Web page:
What Are the Order of the Military Ranks?

Updated April 17, 2017

The military uses ranks to establish levels of authority and responsibility among its airmen, sailors, soldiers and Marines. Ranks are divided into three general categories of enlisted, warrant officer and officer. Ranks correspond roughly to time in service, though performance is an equally significant factor in promotion in the higher ranks. Pay grades are billed as E-1 through E-9, W-1 through W-5 and O-1 through O-10, corresponding to the ranks of the enlisted corps, the warrant officer corps and the officer corps of each service.

Army and Marine Junior Enlisted Ranks

In the Army, junior enlisted soldiers are known in ascending rank as private E-1, private E-2, private first class E-3, specialist and corporal E-4. Specialists and corporals hold the same pay grade of E-4, though corporals are charged with greater responsibility than specialists, serving as team leaders in small units in the Army. The Marines refer to E-2s as privates first class, E-3s as lance corporals and corporals for the pay grade of E-4. Corporals in the Marines also serve as junior non-commissioned officers, otherwise known as NCOs.

Navy, Coast Guard, and Air Force Junior Enlisted Ranks

The Navy and Coast Guard share the same ranking system. The Navy has the ranks of seaman recruit E-1, seaman apprentice E-2, seaman E-3 and petty officer third class E-4. All ranks of petty officers in the Navy are considered NCOs. The Air Force names its junior ranks as airman basic E-1, airman E-2, airman first class E-3 and senior airman E-4.

Army and Marine Non-Commissioned Officer Ranks

Mid-level Army NCOs are ranked as sergeant E-5, staff sergeant E-6 and sergeant first class E-7. From there, there are senior NCOs that share the same pay grades but differ in rank. E-8s are either master sergeants or sergeants first class. E-9s are known as sergeant major or command sergeant major, with the top NCO in the Army holding the rank of sergeant major of the Army. The Marines follow much of the same system, though it titles the rank of E-7 as gunnery sergeant and E-9 as master gunnery sergeant instead of command sergeant major.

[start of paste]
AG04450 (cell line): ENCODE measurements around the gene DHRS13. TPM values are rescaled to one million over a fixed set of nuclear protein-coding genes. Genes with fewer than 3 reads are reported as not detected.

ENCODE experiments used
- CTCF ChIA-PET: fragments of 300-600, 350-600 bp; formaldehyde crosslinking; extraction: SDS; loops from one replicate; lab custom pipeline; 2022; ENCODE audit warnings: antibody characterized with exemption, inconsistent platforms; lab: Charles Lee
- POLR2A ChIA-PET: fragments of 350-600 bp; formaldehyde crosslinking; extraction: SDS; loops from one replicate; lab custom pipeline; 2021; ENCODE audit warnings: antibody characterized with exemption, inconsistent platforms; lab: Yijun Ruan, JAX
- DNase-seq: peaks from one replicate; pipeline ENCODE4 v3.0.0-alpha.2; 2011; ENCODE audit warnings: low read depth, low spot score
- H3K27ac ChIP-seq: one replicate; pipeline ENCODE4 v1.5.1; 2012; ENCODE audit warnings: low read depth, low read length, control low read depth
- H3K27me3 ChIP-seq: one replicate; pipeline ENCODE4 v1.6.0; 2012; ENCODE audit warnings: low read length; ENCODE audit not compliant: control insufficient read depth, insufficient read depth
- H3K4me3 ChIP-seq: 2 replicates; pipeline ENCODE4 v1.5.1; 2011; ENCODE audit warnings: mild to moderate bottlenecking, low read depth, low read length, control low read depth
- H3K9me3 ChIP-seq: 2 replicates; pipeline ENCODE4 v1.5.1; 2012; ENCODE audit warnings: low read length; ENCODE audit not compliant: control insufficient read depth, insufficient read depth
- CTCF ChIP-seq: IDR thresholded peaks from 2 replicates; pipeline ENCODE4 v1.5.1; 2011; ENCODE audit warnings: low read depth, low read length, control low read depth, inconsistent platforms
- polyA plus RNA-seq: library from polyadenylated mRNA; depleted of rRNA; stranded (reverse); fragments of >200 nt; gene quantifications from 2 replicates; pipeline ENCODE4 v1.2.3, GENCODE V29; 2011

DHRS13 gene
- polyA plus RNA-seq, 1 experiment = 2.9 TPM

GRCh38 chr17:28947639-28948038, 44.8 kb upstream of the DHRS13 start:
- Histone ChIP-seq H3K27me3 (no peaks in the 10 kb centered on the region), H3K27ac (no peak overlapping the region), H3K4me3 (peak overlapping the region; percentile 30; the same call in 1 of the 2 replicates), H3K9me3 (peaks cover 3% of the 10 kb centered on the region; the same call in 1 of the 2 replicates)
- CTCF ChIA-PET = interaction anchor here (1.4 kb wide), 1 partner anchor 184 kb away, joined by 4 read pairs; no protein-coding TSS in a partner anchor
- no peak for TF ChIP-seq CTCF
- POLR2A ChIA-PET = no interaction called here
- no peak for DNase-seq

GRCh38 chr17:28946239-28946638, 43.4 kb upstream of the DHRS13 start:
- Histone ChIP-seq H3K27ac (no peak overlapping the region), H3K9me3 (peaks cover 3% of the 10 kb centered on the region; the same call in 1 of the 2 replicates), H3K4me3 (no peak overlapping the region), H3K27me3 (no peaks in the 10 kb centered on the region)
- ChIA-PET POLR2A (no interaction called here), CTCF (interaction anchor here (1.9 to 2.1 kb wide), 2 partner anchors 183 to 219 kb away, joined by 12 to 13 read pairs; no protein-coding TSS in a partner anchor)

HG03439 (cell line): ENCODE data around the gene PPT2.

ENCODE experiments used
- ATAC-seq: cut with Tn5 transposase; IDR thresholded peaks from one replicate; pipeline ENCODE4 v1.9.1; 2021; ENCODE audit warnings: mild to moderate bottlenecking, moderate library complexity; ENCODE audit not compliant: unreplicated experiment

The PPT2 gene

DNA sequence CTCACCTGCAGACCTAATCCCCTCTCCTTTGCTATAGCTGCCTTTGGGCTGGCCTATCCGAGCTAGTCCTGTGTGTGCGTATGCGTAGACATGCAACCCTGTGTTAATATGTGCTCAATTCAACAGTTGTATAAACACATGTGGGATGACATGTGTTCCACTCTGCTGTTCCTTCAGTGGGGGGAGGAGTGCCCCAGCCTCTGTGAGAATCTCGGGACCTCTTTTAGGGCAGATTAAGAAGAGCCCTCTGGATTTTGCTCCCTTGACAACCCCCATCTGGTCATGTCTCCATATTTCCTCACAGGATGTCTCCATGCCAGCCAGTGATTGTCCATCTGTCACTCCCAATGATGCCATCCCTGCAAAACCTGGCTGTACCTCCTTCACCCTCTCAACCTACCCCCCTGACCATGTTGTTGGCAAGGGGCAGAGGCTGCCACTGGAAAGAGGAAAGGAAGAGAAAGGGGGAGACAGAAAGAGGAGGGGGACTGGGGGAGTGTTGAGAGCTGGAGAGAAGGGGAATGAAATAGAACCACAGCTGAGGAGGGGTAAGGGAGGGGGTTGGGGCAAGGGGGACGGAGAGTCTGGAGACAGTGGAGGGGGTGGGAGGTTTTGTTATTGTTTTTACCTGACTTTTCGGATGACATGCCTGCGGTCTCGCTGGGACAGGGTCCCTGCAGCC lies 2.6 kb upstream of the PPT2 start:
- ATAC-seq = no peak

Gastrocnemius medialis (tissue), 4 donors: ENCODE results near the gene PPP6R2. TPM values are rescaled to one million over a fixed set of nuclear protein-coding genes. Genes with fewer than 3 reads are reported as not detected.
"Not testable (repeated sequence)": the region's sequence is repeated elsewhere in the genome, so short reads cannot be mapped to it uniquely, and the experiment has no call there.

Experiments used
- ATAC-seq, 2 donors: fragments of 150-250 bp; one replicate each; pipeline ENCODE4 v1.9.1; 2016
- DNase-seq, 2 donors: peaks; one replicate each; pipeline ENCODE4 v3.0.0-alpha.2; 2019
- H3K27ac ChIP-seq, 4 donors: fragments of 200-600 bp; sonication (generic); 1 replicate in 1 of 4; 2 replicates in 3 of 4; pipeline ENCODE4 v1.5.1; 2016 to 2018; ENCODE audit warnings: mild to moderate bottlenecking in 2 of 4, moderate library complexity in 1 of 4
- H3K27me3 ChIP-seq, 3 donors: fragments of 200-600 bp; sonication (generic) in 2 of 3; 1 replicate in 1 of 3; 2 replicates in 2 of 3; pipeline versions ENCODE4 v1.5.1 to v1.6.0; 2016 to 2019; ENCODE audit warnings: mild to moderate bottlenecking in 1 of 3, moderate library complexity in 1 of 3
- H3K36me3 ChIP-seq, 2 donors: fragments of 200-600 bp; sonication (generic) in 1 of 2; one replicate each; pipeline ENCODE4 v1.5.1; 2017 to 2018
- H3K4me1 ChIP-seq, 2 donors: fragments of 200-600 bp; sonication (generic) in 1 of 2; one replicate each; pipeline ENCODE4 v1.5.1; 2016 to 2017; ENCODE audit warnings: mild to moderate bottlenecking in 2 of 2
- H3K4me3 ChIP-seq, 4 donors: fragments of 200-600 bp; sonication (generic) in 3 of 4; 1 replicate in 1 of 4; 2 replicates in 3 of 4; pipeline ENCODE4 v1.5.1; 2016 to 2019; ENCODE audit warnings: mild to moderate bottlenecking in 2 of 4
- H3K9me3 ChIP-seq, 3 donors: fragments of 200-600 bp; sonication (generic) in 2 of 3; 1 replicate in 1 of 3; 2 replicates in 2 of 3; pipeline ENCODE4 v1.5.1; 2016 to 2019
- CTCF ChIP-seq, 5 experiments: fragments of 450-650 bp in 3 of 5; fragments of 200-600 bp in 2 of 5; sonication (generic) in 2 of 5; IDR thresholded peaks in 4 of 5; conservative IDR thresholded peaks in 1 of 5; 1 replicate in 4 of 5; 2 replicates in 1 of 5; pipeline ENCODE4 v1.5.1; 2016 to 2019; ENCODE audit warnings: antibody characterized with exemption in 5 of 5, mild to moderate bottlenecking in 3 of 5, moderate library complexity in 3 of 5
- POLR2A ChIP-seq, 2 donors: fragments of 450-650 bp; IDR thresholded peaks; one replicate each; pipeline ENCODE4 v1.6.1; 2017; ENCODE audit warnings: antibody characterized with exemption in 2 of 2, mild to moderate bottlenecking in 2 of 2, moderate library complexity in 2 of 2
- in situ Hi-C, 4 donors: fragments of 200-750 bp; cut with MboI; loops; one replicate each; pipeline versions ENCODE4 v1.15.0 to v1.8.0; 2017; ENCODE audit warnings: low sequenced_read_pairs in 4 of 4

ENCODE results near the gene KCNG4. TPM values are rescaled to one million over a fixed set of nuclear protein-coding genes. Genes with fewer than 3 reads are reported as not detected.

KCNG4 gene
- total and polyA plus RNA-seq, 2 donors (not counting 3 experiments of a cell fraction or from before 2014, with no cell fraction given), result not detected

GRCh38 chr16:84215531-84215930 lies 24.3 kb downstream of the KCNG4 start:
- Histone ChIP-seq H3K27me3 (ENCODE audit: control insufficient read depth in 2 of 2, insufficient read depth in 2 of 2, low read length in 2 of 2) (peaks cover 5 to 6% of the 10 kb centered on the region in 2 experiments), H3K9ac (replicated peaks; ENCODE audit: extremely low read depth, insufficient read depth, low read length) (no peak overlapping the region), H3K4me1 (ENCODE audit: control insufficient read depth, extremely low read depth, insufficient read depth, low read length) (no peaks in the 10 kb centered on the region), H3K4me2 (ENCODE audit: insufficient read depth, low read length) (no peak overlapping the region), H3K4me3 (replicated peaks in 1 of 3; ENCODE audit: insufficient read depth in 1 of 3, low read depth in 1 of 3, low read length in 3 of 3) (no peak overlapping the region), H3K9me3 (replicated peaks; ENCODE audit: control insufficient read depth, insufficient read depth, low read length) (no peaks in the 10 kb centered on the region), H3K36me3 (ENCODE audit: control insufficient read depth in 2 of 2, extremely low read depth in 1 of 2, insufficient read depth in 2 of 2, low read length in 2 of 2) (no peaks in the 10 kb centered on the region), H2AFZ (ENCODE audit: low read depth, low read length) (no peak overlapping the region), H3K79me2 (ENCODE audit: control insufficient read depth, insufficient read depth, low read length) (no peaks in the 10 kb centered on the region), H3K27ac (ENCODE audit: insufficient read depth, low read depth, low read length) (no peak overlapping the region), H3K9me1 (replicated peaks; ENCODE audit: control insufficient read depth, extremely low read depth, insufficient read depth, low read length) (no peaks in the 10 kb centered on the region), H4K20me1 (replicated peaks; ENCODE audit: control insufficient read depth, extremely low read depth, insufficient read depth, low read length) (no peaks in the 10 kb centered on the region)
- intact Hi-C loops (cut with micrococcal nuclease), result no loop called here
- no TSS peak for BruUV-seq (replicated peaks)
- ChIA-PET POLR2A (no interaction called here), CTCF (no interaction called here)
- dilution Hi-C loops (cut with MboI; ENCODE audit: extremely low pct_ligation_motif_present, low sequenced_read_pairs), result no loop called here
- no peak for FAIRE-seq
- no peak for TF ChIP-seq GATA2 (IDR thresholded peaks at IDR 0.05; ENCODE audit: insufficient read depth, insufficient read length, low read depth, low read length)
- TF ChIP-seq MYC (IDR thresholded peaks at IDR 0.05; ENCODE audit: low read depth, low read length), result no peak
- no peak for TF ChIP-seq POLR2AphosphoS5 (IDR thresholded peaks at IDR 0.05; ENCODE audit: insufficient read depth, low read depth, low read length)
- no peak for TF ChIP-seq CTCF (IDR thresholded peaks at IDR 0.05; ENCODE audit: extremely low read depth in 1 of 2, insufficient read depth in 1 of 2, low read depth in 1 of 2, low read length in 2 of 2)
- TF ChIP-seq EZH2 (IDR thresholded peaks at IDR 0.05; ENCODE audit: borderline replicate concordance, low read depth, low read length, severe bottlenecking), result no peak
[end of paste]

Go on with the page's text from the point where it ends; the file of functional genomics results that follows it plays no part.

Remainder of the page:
Navy, Coast Guard, and Air Force Non-Commissioned Officer Ranks

The Navy calls its NCOs petty officers. Petty officers second and first classes make up the E-5 and E-6 ranks, while E-7 is referred to as chief petty officer. Senior chief petty officer is the title of E-8, and the rank of E-9 holds the rank of master chief petty officer, fleet/command master chief petty officer and master chief petty officer of the Navy. The Air Force has staff sergeants and tech sergeants for grades E-5 and E-6. E-7 has the ranks of master sergeant and first sergeant. E-8 has the ranks of senior master sergeant and first sergeant. The grade of E-9 has four ranks, including chief master sergeant, first sergeant, command chief master sergeant and chief master sergeant of the Air Force.

Warrant Officers

Every service except for the Air Force has a Warrant Officer Corps. These ranks are all titled as "chief warrant officer," pay grades W-2 through W-5. W-1 is titled simply "warrant officer." Warrant officers serve as highly experienced specialists in their field of work.

Officer Ranks

Officer ranks in the Army, Marine Corps and Air Force all share the same names. Their order follows O-1 through O-10 as second lieutenant, first lieutenant, captain, major, lieutenant colonel, colonel, brigadier general, major general, lieutenant general and general. The Navy has its own line of rank names. O-1 through O-10 are known respectively as ensign, lieutenant junior grade, lieutenant, lieutenant commander, commander, captain, rear admiral lower half, rear admiral upper half, vice admiral and admiral.

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About the Author

Marcus Scott has been writing on international politics, local news and culture since 2004. He has written articles, op-eds, columns and edited for student organization presses and blogs, including the Roosevelt Institution Defense and Diplomacy blog. In 2005 and 2006 Scott attended the Journalism Education Association national conferences. He earned his Bachelor of Arts in international relations from the University of California, Davis.